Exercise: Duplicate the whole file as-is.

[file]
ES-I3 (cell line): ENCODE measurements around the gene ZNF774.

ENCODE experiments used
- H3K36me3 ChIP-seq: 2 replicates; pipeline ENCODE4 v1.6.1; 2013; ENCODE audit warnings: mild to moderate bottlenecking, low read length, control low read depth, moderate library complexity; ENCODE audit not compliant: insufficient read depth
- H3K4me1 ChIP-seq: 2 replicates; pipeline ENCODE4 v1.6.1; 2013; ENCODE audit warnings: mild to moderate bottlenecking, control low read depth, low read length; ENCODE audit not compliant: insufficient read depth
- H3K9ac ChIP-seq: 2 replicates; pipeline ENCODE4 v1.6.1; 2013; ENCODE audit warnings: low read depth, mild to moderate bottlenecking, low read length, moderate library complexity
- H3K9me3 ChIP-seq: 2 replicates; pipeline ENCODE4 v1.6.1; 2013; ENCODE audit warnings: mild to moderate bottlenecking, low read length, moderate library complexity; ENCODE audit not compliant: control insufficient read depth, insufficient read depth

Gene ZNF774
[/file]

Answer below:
ES-I3 (cell line): ENCODE measurements around the gene ZNF774.

ENCODE experiments used
- H3K36me3 ChIP-seq: 2 replicates; pipeline ENCODE4 v1.6.1; 2013; ENCODE audit warnings: mild to moderate bottlenecking, low read length, control low read depth, moderate library complexity; ENCODE audit not compliant: insufficient read depth
- H3K4me1 ChIP-seq: 2 replicates; pipeline ENCODE4 v1.6.1; 2013; ENCODE audit warnings: mild to moderate bottlenecking, control low read depth, low read length; ENCODE audit not compliant: insufficient read depth
- H3K9ac ChIP-seq: 2 replicates; pipeline ENCODE4 v1.6.1; 2013; ENCODE audit warnings: low read depth, mild to moderate bottlenecking, low read length, moderate library complexity
- H3K9me3 ChIP-seq: 2 replicates; pipeline ENCODE4 v1.6.1; 2013; ENCODE audit warnings: mild to moderate bottlenecking, low read length, moderate library complexity; ENCODE audit not compliant: control insufficient read depth, insufficient read depth

Gene ZNF774